Why Only The NFL Doesn’t Guarantee Contracts
From the article:
[...] How does this all work? Chris Deubert, one of the Harvard study’s authors, told me that “the contract on its face is guaranteed.” But what the CBA has long done is articulate rationales for why that contract can be terminated.
“And then it’s up to the player and his agent to strike out those enumerated reasons why a player can be cut,” Deubert said.
As Deubert and Glenn M. Wong wrote in their excellent 2009 history of the evolution of bonuses and guaranteed money in the NFL for the UCLA Entertainment Law Review:
Signing bonuses, paid within a certain date of signing, represent the most traditional form of guaranteed money as the player receives the money relatively quickly. However, [basic] salaries, option bonuses and roster bonuses to be paid in future seasons might also be guaranteed. Typically, these categories of compensation can be guaranteed against “skill,” “injury” and/or “cap.” When a club terminates a player’s contract it must indicate what its reason are for doing so. The acceptable reasons can be nullified by these guarantees: a “skill” guarantee provides that a player’s contract cannot be terminated if in the club’s opinion he does not have the requisite skill; an “injury” guarantee protects a player’s contract from being terminated if he is injured; and a “cap” guarantee prohibits a club from terminating a player’s contract when his salary cap charge may have become too large. So while reports may often cite the “guaranteed” money of a newly signed player, the particular guarantees are much more involved. [...]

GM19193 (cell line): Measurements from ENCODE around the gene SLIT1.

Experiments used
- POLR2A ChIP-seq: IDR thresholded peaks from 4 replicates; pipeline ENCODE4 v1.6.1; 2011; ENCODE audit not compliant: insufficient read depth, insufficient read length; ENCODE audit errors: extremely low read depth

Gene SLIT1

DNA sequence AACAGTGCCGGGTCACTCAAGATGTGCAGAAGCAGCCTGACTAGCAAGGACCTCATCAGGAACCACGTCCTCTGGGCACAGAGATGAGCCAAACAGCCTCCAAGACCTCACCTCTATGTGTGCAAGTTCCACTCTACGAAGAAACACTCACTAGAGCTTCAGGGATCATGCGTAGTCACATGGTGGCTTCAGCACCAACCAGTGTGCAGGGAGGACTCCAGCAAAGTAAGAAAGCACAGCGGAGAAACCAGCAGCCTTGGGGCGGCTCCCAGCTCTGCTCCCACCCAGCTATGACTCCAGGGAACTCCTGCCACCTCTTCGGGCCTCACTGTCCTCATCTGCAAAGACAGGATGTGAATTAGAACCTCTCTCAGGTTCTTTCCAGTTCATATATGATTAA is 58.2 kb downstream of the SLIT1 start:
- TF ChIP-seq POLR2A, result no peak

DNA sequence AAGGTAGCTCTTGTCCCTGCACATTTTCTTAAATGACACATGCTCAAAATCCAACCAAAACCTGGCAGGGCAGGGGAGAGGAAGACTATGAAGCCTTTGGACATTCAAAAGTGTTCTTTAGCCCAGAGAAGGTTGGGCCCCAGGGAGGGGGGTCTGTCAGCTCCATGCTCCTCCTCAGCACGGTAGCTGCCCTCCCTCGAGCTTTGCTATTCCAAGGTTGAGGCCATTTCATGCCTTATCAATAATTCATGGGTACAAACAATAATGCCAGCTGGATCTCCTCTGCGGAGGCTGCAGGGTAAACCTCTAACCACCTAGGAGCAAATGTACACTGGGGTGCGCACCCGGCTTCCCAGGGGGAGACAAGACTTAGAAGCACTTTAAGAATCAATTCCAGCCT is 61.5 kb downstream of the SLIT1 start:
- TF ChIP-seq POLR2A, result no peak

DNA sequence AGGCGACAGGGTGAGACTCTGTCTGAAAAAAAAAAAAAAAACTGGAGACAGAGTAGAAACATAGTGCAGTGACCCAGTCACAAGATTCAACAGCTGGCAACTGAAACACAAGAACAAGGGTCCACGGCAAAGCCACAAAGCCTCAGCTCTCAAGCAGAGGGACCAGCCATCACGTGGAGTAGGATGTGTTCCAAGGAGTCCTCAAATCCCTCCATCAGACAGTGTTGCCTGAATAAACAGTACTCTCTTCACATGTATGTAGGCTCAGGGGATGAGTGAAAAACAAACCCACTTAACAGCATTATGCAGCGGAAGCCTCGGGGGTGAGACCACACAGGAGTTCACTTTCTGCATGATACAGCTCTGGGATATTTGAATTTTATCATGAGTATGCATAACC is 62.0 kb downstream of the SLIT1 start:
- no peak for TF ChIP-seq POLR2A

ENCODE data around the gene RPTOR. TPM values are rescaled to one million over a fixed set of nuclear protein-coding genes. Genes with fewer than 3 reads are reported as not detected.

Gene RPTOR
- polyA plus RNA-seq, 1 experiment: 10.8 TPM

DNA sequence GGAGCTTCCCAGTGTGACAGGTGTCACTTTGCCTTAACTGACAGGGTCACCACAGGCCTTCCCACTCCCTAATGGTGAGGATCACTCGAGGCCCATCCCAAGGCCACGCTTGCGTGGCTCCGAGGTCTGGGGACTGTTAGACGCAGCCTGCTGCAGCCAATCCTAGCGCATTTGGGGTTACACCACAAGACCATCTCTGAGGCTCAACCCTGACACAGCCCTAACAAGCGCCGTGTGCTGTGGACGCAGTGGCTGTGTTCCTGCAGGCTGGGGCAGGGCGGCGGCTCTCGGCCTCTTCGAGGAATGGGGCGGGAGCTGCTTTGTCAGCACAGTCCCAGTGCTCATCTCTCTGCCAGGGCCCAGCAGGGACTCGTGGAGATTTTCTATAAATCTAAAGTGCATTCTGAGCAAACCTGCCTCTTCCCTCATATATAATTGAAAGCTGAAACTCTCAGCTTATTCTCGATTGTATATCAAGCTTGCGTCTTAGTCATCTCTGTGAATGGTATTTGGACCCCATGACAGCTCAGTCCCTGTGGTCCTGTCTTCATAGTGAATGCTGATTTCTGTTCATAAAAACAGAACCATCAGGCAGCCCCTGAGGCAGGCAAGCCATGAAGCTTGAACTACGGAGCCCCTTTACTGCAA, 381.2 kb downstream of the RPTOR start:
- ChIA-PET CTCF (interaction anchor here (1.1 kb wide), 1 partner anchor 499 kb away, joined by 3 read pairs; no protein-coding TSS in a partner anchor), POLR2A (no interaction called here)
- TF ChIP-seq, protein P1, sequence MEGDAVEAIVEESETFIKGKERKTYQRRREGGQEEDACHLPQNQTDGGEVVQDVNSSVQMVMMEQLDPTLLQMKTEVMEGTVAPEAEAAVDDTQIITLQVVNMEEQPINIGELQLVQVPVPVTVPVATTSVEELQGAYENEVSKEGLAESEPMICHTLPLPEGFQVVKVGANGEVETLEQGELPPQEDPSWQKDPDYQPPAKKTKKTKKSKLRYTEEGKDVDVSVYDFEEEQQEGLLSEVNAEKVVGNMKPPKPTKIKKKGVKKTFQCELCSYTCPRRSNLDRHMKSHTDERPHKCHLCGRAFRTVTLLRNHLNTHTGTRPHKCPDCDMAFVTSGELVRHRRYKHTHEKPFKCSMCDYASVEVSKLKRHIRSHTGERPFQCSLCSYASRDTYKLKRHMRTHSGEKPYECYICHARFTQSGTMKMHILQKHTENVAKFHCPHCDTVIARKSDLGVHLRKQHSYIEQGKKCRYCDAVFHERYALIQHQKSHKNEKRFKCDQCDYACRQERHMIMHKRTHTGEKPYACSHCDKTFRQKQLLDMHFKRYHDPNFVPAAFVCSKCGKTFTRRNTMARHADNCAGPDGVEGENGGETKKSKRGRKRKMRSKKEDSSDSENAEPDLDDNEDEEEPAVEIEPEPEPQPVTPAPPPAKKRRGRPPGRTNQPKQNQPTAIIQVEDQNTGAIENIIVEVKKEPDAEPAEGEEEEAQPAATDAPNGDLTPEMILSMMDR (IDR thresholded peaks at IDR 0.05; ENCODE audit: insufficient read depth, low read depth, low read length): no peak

Read the full Deadspin article here.
Read the cited report, "Comparing Health-Related Policies & Practices in Sports: The NFL and Other Professional Leagues," by Christopher R. Deubert (former Senior Law & Ethics Associate), I. Glenn Cohen (Faculty Director) & Holly Fernandez Lynch (former Executive Director), part of the Football Players Health Study at Harvard University, Law and Ethics Initiative.
football players health study holly fernandez lynch i. glenn cohen